There’s more to the 2018 Porsche 911 GT3 than meets the eye. “We didn’t concentrate on making the car look different,” says Andreas Preuninger, head of Porsche’s GT car development. “We concentrated on making it more efficient.” So though it looks familiar, the new GT3 features significant engine, suspension, and aerodynamics upgrades, all designed to make one of Porsche’s sportiest 911 variants even faster.
The new GT3 is powered by a 4.0-liter naturally aspirated flat-six that develops 494 hp at 8,250 rpm and 339 lb-ft of torque at 6,000 rpm. It’s not same 4.0-liter engine used in the current GT3 RS, however. Optimized to reduce internal friction, it features, among other things, a new crankshaft with larger main bearings and a redesigned oiling system, a new variable intake manifold that’s designed to increase low-end and midrange torque, and a redesigned valve train that does away with hydraulic lifters. Two ram air scoops on the carbon fiber engine cover funnel air directly into the intake system. The resulting high-pressure airflow at speed is said to deliver at least 10 hp more than the engine’s rated output on a static dyno.
Preuninger says the new GT3’s engine is a big step up from the 4.0 liter in the current RS and a quantum leap compared with the 3.8-liter powerplant in the previous GT3, pointing out many of the changes that have been made to improve the 911’s performance on the racetrack. “We now use this engine in the GT3 R and RSR race cars,” he says. ” It’s the same raw block—a new motorsport block, let’s put it like that—we use for all the race car engines. It’s all one family.”
Underneath the familiar sensual curves of the 991-series 911 bodywork is a revised suspension that’s lighter, with new geometry up front and helper springs all round that deliver more stiffness and precision on the track but a smoother ride on regular roads. The PASM calibration has been changed so it’s a little firmer on the track. There are new harder bushings in the front wishbones, but the damper valving has been tuned to improve rolling comfort on back roads. The ZF rear-wheel steering system pioneered on the previous-gen GT3 has been retained.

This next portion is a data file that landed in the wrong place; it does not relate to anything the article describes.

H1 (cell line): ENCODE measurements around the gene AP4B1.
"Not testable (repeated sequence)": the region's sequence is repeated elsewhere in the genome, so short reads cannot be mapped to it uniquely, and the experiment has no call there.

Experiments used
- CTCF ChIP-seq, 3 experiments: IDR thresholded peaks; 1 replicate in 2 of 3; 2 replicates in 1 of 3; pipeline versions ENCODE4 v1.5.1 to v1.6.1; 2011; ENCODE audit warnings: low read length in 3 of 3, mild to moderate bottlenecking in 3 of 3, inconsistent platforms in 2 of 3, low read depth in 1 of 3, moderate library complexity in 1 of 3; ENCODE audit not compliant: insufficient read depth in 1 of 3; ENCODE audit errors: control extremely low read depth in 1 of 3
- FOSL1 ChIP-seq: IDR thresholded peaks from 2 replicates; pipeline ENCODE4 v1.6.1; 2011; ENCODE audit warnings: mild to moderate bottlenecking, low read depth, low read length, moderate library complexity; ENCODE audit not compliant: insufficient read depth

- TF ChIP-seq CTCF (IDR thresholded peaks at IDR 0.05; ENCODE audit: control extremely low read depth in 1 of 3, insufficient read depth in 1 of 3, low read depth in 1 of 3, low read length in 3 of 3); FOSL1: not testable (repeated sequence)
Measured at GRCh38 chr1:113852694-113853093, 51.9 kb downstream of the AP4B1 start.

The 2018 GT3 rolls on the same 20-inch forged alloy wheels as the old car, but Preuninger says that’s only because his team couldn’t design new ones that looked better and were just as light. The rims are wrapped in new specification and new compound tires, either Michelin Pilot Sport Cup 2 or Dunlop Sport Maxx, 245/35 ZR20 up front and 305/30 ZR20 at the rear. Standard brakes feature 15-inch steel rotors and new calipers designed to reduce drag. Porsche’s PCCB setup, which delivers 16.5-inch carbon-ceramic rotors up front and 14-inch items at the rear, is available as an option.
To the joy of many Porsche faithful, the six-speed manual transmission used in the 911R is also available as an option. Preuninger says that though the D-I-Y GT3 is about 0.5 second slower to 60 mph than the standard PDK-equipped car, the stick shift will appeal to owners who aren’t interested in chasing the ultimate lap time. Manual transmission cars come equipped with a fixed rate limited slip differential, and PDK-equipped cars get the more sophisticated electronically controlled differential for ultimate traction.
Careful attention has been paid to aerodynamics. A new front fascia improves cooling and delivers better laminar flow around the front wheels. At the rear is a new wing that sits farther rearward and almost an inch higher. But what’s more interesting is the stuff you can’t see. This new GT3 is the first 911 with an aerodynamic floor, with turning vanes behind the front axle that guide air into a rear diffuser. The result, Preuninger says, is a 20-percent increase in downforce compared with the old GT3 and no increase in drag.
Despite the outcry from enthusiasts over the lack of a manual, the previous GT3 was the most successful in the 18-year history of the nameplate. Now with a manual transmission back in the mix, the new GT3 is a car that will appeal both to aficionados who enjoy deeper interaction with the art of driving, as well as hardcore track rats. “It’s the best GT3 ever,” Preuninger says. He pauses, then smiles. “Because it’s the newest one I’ve done. I always say that.”